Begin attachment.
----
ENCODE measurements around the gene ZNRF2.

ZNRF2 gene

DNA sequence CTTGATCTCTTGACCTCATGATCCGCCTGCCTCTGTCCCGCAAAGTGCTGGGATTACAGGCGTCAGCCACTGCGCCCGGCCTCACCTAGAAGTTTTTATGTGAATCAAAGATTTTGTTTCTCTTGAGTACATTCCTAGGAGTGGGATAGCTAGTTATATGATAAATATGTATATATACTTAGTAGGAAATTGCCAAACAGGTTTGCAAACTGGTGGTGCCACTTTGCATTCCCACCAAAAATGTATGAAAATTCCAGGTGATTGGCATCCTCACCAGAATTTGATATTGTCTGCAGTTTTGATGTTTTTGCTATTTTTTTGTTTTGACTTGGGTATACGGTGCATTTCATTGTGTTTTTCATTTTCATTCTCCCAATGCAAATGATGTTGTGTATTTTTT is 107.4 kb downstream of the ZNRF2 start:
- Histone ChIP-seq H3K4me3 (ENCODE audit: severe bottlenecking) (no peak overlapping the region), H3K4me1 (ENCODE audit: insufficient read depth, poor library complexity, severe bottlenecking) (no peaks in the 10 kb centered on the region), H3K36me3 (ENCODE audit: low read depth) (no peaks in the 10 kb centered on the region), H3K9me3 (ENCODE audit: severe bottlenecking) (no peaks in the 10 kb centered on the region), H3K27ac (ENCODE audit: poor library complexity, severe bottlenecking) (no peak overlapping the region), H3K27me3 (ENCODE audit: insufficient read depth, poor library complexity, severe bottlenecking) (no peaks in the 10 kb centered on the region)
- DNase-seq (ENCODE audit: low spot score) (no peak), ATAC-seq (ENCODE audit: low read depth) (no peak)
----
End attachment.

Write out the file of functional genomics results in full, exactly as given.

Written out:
ENCODE measurements around the gene ZNRF2.

ZNRF2 gene

DNA sequence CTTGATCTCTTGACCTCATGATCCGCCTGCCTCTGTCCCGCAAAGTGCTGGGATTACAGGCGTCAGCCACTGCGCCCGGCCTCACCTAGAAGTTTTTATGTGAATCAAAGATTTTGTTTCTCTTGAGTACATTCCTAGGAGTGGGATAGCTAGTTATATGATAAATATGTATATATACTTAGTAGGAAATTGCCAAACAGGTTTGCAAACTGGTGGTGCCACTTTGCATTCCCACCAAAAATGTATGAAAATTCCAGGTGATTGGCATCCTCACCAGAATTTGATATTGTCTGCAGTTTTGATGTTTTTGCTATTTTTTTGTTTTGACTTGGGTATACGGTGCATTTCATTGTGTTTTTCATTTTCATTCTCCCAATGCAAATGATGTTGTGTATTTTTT is 107.4 kb downstream of the ZNRF2 start:
- Histone ChIP-seq H3K4me3 (ENCODE audit: severe bottlenecking) (no peak overlapping the region), H3K4me1 (ENCODE audit: insufficient read depth, poor library complexity, severe bottlenecking) (no peaks in the 10 kb centered on the region), H3K36me3 (ENCODE audit: low read depth) (no peaks in the 10 kb centered on the region), H3K9me3 (ENCODE audit: severe bottlenecking) (no peaks in the 10 kb centered on the region), H3K27ac (ENCODE audit: poor library complexity, severe bottlenecking) (no peak overlapping the region), H3K27me3 (ENCODE audit: insufficient read depth, poor library complexity, severe bottlenecking) (no peaks in the 10 kb centered on the region)
- DNase-seq (ENCODE audit: low spot score) (no peak), ATAC-seq (ENCODE audit: low read depth) (no peak)